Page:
Other Peoples Medical Stories

Tyler Parker


This is what Tyler was born with : 

What causes Alagille Syndrome

Alagille syndrome is a genetic syndrome that can affect the liver and other parts of the body. The liver problems result from having fewer small bile ducts than normal in the liver. This leads to bile building-up inside the liver, which in turn causes liver scarring and damage Signs and symptoms of Alagille syndrome are generally noticed in infancy or early childhood. Type of symptoms and severity varies greatly, even among people in the same family, so that in some cases the symptoms are severe, and in others, very mild. The liver problems may be the first symptoms of the syndrome, and may include yellow color of the skin and whites of the eyes (jaundice); itchy skin; bumps on the skin caused by deposits of cholesterol and fats (xanthomas); pale, loose bowel movements; and poor growth. Alagille syndrome can also affect other parts of the body including the heart, brain, kidneys, blood vessels, eyes, face, and skeleton. People with Alagille syndrome may have distinctive facial features too, including a broad, prominent forehead, deep-set eyes, and a small, pointed chin.

Alagille syndrome is caused by changes or mutations in the JAG1 and NOTCH2 genes.  Inheritance is autosomal dominant. However, in about half of cases the mutation occurs as a new change (“de novo“) without being inherited from either parents. While there is no known cure for Alagille syndrome, there are treatments that can help control symptoms. Possible treatments may include medication that increases the flow of bile and careful management of diet to minimize nutrition and vitamin related problems. In severe cases, a liver transplant may be necessary. And this is where Tylers Transplant story began on the March 12th 2020.

He is doing so well and quite the inspiration. #tylerstrong



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roger connor1

Roger Connors Blog.


It was December 26th 2011. I had just gotten done watching my North Carolina Tar Heels lose their bowl game against Missouri. I began having some difficulty with pain and called a co-worker to take me to the ER. I had just experienced the “widow maker”. My first heart attack. I say first because over the next 8 years, I would experience a total of 15 heart attacks.
In 2016 it was recommended that I be implanted with an LVAD. I had gotten so good at heart attacks that when I went in for my consultation with the surgeon, I had a heart attack right there in his office, got admitted and implanted 8 days later. Although it had its inconveniences, I actually did really well with my LVAD.
My team laid out a game plan of goals to reach before I could be recommended for transplant.
I had to get my BMI and my A1C to an acceptable range. I spent the next two years busting my ass to teach these goals. In that time, I lost 110lbs and took! A1C from 12.2 to 4.7
In March of 2018 I finally go to go thru transplant protocol and was approved to get listed. In April 2019 my team approached me about being willing to take a Hep C heart. Since Hep C is curable now, I agreed. A week later, they approached me about joining the trial for the “heart in a box”. Never heard of it? Google it. Explaining that will take me a while other direction.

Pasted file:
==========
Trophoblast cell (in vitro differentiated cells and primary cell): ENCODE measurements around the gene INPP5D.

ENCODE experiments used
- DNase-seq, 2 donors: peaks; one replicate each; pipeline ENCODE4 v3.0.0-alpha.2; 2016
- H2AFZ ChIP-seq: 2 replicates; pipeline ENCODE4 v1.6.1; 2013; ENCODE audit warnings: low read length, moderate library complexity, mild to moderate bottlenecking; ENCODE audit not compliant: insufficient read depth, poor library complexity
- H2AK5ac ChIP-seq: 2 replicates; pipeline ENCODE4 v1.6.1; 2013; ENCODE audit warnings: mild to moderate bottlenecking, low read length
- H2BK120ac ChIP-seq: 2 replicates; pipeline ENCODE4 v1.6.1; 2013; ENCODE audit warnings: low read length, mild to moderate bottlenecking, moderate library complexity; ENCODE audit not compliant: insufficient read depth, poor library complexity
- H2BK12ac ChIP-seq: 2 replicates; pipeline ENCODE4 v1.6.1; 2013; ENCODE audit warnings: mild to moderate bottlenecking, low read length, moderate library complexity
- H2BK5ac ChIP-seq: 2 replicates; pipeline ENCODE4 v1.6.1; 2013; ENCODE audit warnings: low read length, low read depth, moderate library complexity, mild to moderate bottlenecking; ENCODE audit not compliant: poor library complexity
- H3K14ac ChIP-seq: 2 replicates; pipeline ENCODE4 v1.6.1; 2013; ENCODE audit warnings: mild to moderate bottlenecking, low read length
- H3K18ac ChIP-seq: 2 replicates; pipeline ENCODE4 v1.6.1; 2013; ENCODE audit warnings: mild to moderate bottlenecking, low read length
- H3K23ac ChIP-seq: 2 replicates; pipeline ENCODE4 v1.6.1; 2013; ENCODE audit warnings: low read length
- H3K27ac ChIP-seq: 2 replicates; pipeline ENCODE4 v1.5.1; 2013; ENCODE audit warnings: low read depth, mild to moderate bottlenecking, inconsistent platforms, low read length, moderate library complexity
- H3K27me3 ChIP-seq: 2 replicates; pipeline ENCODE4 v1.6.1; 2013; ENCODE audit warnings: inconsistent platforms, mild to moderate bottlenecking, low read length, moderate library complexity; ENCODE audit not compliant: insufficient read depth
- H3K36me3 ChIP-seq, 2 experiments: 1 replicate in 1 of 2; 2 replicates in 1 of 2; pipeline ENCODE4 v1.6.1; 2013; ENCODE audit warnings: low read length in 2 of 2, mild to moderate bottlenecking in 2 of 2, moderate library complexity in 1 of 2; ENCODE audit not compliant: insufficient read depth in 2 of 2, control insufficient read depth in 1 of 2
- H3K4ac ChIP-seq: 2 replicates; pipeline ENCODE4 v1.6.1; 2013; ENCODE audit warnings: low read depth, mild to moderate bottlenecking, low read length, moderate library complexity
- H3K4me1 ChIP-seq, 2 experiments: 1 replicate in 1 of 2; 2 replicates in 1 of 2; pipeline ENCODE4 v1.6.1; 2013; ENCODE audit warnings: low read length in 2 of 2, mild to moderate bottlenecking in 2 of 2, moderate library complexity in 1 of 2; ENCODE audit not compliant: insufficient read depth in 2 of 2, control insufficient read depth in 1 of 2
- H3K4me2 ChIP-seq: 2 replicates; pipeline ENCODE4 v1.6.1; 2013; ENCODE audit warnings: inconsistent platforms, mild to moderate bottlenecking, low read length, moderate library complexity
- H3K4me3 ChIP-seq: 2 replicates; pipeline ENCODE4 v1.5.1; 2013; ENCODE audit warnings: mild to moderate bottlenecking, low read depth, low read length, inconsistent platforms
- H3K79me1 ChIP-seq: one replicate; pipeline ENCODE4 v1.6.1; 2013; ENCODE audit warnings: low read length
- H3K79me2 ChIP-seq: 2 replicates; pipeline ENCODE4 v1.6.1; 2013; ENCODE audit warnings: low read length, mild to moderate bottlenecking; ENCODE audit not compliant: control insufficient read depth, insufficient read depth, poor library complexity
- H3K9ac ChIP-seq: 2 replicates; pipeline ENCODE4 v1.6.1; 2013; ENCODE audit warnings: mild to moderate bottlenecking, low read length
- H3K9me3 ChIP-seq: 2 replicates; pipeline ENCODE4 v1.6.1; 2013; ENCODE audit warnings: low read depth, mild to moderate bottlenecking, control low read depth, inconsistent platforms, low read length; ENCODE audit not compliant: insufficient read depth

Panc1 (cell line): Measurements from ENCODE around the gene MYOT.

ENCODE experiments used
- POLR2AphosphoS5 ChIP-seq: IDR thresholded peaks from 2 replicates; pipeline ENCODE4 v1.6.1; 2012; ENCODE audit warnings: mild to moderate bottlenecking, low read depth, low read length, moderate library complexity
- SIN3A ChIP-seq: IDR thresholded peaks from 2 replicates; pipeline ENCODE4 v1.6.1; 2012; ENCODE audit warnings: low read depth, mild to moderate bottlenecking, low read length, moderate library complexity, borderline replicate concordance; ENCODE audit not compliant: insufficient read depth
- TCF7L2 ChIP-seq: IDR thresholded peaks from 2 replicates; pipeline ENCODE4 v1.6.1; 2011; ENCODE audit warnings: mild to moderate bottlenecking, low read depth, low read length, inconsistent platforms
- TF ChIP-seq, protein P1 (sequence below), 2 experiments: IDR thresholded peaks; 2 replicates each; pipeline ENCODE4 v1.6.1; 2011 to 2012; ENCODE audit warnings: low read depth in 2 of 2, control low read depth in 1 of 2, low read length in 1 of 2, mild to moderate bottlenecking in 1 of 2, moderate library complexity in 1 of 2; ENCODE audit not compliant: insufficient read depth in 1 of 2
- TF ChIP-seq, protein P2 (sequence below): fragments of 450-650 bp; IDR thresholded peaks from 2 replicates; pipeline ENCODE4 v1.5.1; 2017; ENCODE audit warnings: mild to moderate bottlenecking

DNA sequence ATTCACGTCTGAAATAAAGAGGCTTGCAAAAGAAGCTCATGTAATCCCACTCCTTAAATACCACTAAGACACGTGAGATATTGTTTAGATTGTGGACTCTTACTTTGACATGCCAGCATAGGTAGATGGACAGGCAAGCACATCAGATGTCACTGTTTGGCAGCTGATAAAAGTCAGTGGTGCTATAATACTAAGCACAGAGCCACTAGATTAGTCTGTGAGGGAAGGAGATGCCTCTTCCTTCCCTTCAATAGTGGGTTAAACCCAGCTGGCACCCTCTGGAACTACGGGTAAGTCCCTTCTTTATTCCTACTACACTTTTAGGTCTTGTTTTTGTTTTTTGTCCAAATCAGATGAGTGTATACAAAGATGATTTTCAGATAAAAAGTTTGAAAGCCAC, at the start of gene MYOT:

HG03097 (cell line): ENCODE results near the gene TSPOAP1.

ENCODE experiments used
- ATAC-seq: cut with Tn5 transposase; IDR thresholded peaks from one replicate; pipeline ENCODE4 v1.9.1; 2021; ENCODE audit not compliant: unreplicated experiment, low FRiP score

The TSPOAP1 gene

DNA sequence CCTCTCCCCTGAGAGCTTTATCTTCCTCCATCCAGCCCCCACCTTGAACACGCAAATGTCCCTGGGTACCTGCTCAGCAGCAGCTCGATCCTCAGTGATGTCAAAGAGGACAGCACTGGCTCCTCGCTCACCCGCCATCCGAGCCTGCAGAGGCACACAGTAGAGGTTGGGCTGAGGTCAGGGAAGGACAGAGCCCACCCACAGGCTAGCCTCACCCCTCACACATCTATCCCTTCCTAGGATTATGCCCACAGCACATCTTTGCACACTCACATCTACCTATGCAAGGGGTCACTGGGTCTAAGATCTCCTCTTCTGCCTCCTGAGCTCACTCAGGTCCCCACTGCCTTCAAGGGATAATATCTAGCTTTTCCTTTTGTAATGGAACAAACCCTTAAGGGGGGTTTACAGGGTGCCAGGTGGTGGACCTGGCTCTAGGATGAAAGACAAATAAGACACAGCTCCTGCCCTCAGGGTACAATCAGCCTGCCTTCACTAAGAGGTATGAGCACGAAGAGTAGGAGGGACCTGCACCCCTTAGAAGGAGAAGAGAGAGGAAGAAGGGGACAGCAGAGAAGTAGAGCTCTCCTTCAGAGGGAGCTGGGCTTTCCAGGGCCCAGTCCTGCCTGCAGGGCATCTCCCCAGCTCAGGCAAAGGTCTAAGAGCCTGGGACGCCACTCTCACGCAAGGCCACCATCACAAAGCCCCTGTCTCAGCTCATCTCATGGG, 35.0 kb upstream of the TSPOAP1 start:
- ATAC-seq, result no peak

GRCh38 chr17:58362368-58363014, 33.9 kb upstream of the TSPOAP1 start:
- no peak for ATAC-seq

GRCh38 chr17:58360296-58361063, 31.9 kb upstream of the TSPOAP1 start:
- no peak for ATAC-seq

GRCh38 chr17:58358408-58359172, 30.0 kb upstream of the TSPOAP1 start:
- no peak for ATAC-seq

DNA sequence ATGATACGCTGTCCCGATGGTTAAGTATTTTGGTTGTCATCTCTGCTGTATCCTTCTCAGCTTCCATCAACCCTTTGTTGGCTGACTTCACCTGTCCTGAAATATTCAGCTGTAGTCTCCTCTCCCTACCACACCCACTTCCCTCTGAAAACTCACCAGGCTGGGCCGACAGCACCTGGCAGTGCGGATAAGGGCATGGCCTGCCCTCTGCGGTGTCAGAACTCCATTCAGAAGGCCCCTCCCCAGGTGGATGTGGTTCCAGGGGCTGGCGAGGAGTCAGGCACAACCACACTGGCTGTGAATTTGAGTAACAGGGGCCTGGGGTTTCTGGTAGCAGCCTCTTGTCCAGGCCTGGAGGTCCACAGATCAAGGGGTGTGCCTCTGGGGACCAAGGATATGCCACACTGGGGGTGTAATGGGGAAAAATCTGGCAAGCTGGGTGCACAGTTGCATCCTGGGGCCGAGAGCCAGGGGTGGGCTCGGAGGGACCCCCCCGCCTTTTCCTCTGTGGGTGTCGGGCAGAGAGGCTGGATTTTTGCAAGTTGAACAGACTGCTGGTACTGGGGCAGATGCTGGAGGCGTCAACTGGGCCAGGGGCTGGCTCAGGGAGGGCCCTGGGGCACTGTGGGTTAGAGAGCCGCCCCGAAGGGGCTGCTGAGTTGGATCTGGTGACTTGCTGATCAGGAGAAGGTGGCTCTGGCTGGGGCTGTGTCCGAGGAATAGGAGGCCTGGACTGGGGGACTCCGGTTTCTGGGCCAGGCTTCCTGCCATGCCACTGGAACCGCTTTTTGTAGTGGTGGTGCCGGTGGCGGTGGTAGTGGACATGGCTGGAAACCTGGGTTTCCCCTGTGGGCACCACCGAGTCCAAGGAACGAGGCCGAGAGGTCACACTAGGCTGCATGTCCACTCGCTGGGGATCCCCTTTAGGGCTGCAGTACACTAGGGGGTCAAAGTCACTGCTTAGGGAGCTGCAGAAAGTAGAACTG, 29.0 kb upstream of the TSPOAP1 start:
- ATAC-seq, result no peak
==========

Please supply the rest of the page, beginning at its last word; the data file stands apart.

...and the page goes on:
So anyway, I signed up for “heart in a box”. The next week they activated my 30 day bump. About 2-3 weeks later, I got that call. My team was hopping on a jet and going to get my “heart in a box”.
I was in there 21 days. Mostly due to my kidnies and high potassium. It was tough. Not as tough as it would get though. My support system pretty much disappeared when I got discharged. I won’t lie to you, that is when the hardest part of my journey would begin. The effects of transplant meds is the real deal. Remember that great weight loss and drop in A1C? Yeah. Meds erased both of those real quick.
Ironically, once again on December 26th, I was headed for an extended stay with the fine folks at Duke. I had pneumonia in my left lung and I was in full blown rejection. It’s a whack in the back when you go from a few touches of rejection that were pretty insignificant to full blown rejection. Those meds that alter you so much get jacked up and pushed hard..
I’m home now, and I’m pretty tired. I have to rebuild strength and balance and stamina all over again.
I work with adults with autism in independent living and am a basketball coach for 2 special Olympics teams. Luckily, my job isn’t physically taxing at all.

So, as you read this, I’m sure you’re thinking I seem so negative about my journey.
Not at all, not at all. I just want to be upfront with you and honest. A lot of people mistakenly think of a heart transplant as the magic fix all. That’s a dangerous was to think because it couldn’t be further from the truth. It’s trading one issue for a much more complex one. Transplant is what I wanted and transplant was what I needed. It’s been extremely difficult but I get up everyday and fight again. There are things in life that I want to achieve or experience. Being with my friends means so much more to me now.
Embrace your journey, but never underestimate it. Live life, be disciplined. Educate yourself and educate others. You didn’t get this far by being soft. You’re a Warrior and your strength can be unimaginable.

Best of luck in your fight.

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